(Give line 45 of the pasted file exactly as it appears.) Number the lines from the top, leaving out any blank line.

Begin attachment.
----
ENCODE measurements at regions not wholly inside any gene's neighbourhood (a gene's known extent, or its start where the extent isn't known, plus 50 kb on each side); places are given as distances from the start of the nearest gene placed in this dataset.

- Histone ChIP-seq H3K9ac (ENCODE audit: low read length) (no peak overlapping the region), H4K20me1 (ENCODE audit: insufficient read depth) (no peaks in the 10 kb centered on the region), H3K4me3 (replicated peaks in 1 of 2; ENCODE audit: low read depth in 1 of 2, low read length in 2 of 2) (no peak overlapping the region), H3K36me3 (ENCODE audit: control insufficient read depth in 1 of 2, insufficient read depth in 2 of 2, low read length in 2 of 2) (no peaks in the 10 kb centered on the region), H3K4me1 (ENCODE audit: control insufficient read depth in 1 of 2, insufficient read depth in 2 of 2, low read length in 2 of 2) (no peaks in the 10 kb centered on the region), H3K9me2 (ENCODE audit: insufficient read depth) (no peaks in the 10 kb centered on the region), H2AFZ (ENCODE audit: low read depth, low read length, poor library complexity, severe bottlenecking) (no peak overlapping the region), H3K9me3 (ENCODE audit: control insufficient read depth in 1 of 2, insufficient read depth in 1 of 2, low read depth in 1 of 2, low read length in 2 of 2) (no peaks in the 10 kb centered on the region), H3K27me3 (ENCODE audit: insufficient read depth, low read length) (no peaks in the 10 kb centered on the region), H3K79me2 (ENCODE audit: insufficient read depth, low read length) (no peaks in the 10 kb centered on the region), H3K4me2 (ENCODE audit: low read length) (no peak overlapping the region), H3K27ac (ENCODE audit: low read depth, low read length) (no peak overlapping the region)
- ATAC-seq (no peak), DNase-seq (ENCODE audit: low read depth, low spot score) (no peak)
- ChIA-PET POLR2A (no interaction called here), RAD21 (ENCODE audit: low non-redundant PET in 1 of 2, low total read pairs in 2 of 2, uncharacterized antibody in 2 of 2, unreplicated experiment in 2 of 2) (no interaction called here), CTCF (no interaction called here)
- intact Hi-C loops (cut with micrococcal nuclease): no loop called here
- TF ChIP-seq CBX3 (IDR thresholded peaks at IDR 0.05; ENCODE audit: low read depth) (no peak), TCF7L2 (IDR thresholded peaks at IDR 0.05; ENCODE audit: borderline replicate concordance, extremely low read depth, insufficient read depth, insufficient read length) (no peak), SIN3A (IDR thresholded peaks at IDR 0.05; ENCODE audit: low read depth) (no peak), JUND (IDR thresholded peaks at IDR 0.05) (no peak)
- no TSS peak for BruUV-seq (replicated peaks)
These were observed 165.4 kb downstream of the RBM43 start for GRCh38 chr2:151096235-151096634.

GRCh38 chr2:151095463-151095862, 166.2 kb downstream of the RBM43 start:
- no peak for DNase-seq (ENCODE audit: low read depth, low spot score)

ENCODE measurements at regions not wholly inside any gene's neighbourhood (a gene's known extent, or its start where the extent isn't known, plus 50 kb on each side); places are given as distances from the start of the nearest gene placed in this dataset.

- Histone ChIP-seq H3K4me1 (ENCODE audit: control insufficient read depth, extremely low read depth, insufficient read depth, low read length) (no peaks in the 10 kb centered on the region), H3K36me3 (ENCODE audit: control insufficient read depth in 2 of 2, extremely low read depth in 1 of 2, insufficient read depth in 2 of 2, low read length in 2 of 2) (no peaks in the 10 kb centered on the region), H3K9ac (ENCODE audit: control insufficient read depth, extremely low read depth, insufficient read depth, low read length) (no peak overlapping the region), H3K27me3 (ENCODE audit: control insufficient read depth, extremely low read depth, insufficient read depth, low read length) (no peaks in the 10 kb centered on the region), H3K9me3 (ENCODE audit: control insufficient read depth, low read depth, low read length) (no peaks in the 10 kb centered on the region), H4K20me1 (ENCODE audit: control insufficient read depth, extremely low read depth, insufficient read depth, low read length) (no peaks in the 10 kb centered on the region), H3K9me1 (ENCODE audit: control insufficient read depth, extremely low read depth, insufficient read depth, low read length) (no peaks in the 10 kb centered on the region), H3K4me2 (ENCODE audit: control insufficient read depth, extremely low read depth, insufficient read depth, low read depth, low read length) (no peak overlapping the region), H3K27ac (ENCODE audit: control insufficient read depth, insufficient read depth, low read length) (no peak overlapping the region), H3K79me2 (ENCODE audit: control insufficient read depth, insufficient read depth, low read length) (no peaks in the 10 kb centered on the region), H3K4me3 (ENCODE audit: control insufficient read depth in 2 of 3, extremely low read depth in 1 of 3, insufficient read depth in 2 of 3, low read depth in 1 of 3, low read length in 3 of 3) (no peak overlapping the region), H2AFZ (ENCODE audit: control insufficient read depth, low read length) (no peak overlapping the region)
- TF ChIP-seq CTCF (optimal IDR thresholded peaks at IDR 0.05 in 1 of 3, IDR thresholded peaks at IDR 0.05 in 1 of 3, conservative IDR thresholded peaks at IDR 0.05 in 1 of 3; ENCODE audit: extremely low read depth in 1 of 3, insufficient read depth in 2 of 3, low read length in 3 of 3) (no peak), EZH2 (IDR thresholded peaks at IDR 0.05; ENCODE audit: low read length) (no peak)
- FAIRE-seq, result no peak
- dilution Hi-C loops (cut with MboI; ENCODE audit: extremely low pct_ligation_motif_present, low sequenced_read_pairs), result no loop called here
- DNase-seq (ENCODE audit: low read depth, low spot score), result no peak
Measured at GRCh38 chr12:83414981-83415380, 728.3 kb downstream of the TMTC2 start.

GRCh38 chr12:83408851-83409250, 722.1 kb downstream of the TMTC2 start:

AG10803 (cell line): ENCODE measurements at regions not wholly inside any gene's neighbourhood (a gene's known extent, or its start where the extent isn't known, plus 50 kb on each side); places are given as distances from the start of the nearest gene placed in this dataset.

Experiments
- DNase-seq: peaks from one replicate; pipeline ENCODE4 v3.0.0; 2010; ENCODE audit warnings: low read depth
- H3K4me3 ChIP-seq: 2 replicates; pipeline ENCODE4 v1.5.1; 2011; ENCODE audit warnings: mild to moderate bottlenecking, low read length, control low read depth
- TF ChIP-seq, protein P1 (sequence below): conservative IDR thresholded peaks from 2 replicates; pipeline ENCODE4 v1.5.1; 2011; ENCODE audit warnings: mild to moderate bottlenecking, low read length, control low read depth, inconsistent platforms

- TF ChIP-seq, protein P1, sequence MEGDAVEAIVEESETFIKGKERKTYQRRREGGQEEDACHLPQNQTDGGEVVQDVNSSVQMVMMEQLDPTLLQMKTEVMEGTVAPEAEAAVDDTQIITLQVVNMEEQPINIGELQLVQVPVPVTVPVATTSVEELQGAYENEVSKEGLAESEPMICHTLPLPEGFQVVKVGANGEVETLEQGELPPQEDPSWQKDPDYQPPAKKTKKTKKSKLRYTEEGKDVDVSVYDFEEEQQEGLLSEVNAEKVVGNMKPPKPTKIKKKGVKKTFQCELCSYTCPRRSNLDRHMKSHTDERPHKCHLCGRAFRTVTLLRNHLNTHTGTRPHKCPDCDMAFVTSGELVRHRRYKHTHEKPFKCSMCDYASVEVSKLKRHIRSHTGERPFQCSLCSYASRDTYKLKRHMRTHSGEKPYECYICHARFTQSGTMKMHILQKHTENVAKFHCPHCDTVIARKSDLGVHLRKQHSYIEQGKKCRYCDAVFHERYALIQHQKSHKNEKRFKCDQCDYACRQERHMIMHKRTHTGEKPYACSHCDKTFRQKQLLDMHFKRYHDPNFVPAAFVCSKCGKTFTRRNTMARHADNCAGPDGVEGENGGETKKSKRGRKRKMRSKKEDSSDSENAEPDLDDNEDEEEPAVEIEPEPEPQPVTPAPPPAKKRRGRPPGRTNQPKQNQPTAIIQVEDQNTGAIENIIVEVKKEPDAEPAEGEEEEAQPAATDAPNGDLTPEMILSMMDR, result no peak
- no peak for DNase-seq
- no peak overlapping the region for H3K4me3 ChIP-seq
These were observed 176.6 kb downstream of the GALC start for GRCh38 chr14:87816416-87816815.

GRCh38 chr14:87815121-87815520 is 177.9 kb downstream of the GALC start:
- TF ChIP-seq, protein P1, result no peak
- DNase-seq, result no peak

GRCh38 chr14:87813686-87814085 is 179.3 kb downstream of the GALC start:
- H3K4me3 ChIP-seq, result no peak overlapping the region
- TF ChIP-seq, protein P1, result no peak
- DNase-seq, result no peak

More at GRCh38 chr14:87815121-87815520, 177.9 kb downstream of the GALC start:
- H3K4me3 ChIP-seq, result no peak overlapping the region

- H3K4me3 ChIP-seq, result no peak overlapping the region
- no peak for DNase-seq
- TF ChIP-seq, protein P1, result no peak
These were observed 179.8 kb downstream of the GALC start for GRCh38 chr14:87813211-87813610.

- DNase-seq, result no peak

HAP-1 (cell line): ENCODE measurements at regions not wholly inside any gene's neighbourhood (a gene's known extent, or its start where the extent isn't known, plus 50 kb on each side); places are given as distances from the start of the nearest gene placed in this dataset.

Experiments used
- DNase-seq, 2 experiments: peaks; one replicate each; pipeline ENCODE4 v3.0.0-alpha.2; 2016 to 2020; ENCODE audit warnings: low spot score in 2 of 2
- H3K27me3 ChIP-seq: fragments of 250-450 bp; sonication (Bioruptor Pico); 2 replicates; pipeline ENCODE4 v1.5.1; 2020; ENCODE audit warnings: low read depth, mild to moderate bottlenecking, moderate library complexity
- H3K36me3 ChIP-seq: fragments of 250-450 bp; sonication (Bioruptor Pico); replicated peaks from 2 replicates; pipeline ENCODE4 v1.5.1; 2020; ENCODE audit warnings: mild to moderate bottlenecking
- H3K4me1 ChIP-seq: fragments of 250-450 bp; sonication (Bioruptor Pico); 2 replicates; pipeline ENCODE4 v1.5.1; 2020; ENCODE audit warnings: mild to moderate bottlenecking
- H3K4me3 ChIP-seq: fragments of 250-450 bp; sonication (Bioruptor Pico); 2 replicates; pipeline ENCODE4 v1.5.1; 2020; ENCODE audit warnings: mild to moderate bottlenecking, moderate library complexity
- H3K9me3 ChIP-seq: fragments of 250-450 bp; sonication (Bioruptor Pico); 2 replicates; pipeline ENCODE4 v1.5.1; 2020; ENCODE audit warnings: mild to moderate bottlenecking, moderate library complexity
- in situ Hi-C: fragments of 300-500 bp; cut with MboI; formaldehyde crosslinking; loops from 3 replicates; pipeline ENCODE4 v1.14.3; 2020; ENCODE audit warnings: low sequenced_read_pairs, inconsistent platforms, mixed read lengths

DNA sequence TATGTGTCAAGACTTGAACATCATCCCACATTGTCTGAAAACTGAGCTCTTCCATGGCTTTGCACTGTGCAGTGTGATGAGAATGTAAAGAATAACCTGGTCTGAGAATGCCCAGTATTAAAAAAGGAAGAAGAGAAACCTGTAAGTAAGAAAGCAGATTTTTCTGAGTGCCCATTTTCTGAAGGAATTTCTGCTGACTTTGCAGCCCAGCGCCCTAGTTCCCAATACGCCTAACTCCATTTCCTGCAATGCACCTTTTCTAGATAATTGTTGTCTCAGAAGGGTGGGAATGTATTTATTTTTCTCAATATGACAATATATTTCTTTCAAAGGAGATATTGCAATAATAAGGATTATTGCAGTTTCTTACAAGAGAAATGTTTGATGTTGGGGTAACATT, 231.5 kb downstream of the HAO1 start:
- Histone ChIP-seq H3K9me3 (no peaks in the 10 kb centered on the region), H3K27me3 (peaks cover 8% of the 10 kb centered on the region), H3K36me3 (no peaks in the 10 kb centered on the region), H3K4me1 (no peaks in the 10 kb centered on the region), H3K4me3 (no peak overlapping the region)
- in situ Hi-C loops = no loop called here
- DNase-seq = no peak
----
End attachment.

- H3K27me3 ChIP-seq: fragments of 250-450 bp; sonication (Bioruptor Pico); 2 replicates; pipeline ENCODE4 v1.5.1; 2020; ENCODE audit warnings: low read depth, mild to moderate bottlenecking, moderate library complexity